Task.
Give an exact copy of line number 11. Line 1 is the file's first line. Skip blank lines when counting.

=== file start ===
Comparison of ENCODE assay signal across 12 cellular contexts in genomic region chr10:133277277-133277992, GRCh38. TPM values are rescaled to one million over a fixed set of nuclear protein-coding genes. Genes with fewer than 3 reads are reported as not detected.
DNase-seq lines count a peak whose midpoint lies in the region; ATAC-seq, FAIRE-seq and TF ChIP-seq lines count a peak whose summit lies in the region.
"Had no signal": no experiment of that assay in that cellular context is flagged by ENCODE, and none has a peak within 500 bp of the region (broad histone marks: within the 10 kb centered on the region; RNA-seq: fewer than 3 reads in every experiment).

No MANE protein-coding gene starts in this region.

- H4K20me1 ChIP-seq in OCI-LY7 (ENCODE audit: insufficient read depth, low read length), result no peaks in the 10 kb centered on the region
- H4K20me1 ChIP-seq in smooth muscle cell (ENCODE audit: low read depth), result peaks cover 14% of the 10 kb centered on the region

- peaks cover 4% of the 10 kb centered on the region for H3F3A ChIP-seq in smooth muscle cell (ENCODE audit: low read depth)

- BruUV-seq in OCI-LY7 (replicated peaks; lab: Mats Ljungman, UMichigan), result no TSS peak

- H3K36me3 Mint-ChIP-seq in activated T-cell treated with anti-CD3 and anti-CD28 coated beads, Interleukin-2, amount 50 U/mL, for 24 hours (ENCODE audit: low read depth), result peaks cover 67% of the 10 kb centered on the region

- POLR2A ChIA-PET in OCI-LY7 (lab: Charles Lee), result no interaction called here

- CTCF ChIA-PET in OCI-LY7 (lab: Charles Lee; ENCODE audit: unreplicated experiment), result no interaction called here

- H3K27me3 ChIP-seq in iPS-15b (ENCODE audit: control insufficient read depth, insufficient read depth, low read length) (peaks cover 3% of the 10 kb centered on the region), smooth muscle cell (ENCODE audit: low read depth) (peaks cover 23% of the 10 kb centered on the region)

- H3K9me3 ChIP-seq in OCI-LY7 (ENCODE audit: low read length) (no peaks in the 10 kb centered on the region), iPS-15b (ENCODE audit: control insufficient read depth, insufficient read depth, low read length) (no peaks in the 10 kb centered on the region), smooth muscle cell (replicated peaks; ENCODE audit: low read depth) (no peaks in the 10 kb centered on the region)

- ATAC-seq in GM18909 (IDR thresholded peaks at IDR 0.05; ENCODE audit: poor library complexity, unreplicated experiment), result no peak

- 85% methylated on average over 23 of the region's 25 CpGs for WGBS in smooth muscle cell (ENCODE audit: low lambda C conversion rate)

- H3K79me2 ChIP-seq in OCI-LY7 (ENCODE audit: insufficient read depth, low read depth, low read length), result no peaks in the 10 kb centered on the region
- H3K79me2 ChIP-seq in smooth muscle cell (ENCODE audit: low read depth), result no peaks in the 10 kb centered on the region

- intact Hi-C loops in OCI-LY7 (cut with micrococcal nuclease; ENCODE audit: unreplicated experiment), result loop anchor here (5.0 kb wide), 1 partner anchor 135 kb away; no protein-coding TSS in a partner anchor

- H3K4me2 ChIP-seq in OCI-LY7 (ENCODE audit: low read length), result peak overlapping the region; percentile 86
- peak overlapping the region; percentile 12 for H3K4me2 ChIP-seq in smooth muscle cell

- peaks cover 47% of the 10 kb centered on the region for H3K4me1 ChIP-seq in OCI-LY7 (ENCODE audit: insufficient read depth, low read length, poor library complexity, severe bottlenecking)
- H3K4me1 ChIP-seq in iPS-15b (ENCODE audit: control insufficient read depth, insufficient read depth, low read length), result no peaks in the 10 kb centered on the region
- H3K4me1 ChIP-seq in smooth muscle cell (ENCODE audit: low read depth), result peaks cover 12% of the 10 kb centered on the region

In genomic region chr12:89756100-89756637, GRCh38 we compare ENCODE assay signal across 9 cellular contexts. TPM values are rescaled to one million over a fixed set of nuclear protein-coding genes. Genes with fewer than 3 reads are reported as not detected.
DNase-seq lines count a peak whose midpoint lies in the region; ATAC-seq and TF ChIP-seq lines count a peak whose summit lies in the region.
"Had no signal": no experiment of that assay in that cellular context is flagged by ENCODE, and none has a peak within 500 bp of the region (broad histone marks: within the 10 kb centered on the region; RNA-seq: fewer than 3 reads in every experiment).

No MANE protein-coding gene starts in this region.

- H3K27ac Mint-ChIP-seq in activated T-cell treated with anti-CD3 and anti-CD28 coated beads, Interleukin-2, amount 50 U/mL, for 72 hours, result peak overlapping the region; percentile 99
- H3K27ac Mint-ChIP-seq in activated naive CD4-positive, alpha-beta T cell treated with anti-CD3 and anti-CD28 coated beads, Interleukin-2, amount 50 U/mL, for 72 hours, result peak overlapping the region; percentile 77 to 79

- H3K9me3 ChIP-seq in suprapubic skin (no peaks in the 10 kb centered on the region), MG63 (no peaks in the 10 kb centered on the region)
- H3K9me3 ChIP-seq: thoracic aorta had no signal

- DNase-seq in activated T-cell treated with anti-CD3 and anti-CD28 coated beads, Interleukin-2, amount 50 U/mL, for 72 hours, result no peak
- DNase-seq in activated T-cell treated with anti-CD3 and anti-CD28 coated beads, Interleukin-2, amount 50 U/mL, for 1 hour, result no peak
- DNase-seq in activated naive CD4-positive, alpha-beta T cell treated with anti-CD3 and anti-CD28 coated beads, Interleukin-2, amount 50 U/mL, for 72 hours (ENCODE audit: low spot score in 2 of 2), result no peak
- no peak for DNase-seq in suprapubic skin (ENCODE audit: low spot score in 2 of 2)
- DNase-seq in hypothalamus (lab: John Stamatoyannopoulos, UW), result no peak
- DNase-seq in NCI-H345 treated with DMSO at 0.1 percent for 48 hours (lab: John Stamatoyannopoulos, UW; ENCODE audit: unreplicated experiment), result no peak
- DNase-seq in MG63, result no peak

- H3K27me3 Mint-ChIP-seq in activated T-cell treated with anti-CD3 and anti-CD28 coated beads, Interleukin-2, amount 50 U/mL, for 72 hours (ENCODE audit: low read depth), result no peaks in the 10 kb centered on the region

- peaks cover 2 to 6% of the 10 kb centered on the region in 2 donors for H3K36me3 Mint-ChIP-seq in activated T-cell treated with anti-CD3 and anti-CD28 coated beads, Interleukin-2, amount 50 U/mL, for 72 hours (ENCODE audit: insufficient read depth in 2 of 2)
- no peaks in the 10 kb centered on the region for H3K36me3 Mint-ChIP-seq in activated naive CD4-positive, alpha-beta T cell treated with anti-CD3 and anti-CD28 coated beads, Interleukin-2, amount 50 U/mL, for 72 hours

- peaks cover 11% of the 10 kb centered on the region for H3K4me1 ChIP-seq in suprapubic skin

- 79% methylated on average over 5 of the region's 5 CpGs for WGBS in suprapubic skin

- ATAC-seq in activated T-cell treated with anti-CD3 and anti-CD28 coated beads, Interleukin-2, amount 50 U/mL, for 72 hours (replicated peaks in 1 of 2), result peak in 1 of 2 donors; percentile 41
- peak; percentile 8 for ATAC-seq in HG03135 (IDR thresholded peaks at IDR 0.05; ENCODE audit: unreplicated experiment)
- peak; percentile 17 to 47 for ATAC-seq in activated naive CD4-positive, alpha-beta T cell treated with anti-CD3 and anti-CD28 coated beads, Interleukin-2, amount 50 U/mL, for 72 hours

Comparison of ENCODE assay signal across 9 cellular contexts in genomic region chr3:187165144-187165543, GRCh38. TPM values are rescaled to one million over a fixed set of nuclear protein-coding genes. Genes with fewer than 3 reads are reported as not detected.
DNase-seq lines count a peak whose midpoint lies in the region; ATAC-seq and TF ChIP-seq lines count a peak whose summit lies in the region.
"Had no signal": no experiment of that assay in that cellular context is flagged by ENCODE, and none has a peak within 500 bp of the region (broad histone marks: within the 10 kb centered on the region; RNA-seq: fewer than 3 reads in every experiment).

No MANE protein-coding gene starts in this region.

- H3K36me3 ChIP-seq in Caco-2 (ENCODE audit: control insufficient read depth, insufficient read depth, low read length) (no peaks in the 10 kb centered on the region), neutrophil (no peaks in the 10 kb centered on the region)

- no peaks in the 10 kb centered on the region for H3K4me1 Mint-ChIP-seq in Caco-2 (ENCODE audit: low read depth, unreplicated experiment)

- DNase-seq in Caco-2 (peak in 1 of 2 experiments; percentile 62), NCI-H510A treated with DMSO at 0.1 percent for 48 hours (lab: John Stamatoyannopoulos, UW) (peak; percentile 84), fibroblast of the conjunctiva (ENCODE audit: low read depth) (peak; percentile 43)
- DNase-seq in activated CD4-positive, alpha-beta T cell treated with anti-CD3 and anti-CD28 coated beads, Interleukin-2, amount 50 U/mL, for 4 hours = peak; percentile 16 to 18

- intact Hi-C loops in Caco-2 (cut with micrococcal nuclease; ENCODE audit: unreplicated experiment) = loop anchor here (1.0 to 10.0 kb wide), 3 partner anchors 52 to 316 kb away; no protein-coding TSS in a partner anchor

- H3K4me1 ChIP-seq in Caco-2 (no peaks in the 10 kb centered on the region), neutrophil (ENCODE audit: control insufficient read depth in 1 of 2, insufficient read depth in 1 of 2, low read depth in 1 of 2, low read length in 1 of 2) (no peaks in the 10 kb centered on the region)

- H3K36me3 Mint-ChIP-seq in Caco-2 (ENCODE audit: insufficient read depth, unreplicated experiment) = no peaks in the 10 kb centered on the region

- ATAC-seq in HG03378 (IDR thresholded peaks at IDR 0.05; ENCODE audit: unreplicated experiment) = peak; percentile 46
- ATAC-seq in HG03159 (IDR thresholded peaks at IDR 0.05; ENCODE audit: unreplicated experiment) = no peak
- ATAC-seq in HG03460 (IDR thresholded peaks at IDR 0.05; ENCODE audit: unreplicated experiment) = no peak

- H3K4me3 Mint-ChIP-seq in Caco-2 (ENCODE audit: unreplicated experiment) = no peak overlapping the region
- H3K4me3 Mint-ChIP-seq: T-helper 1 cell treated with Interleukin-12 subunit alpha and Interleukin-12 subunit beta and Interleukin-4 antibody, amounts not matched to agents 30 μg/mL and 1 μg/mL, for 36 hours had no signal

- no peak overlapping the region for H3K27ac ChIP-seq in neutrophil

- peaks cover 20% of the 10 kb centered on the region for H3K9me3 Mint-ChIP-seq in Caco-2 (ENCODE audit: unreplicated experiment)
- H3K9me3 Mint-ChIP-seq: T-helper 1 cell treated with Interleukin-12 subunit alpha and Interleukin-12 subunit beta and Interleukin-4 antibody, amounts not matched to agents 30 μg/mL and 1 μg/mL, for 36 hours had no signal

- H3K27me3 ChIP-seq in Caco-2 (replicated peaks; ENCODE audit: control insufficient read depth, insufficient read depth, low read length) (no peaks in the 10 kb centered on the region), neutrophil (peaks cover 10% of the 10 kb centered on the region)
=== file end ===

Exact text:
- CTCF ChIA-PET in OCI-LY7 (lab: Charles Lee; ENCODE audit: unreplicated experiment), result no interaction called here